St. Benedict founded the Benedictine monastic order, which settled in a community on a hill about 75 miles southeast of Rome called Monte Cassino. It was there that he and his fellow monks destroyed a pagan temple honoring Apollo and built a chapel which was dedicated to St. Martin. In the course of the residence at Monte Cassino, The Rule of Saint Benedict was written as a framework for providing order and practicality for the monastic life into an environment filled with a variety of different approaches to the concept.
Among the elements outlined by Benedict were that work and prayer would undertaken under the leadership of an abbott deserving of utter obedience. The Rule of Saint Benedict also introduced an idea which was not pervasive at the time, but which has come to be seen as one of the defining characteristics of the monk’s life: sexual abstinence. Other rules introduced were the expectation to remain within the monastery at all hours of all days, to give up all claims to ownership of property, and to set aside specific hours for working and for praying. The text also outlines the sleeping arrangements and even details about the diet a monk should follow.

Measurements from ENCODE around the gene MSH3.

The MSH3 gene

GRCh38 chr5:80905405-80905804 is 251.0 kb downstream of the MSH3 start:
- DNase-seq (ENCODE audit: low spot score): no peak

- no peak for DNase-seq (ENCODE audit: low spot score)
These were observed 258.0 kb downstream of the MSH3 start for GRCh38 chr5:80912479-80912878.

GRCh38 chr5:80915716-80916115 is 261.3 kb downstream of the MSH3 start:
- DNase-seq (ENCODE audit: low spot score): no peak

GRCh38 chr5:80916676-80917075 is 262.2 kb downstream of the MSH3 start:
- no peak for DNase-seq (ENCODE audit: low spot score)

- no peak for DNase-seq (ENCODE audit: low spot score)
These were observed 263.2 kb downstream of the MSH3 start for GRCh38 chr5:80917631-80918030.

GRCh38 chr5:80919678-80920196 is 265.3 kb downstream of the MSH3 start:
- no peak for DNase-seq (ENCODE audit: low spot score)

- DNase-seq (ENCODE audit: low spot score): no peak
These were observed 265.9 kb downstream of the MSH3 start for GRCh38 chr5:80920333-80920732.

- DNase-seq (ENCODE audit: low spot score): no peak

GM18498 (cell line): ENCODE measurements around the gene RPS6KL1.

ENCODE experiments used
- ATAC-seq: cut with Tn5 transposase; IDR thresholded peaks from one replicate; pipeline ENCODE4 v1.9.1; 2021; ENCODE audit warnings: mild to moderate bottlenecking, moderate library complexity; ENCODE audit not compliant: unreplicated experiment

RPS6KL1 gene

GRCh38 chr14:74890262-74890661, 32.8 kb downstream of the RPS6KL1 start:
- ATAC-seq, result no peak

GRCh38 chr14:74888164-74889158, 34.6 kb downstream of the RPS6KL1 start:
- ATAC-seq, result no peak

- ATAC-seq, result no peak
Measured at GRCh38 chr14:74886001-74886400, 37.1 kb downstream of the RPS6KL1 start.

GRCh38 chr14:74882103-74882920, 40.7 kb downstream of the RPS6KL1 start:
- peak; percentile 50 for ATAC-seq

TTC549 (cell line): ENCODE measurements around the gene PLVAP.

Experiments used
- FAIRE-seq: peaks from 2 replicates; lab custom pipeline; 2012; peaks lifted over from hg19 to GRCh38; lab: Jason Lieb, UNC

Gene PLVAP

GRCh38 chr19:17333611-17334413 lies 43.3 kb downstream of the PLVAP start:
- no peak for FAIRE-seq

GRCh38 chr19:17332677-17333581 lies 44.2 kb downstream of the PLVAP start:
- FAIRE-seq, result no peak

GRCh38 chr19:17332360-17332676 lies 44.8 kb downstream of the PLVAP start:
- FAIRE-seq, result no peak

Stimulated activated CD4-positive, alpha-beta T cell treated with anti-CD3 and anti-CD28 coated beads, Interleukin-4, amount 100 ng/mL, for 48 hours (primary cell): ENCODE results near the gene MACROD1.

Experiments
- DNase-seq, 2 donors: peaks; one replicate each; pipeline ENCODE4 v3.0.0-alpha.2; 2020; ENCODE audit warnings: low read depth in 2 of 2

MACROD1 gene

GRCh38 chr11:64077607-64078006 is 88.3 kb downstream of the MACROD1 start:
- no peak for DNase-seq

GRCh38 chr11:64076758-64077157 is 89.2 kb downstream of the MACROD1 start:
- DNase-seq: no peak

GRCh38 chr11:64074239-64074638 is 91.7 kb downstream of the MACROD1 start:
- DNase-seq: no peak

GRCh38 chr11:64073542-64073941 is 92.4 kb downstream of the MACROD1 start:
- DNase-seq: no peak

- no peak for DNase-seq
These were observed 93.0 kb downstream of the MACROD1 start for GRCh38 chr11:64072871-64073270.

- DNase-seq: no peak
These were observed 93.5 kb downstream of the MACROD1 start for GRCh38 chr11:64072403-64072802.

The Monte Cassino monastery was founded around the year 520. The Benedictine form of monasticism would not become the single dominant model for monastery management until near the end of the 10th century. Thus, while the rest of Christian world was slow to accept The Rule of Saint Benedict, eventually those rules would come to represent for most people the stereotypical view of the cloistered life.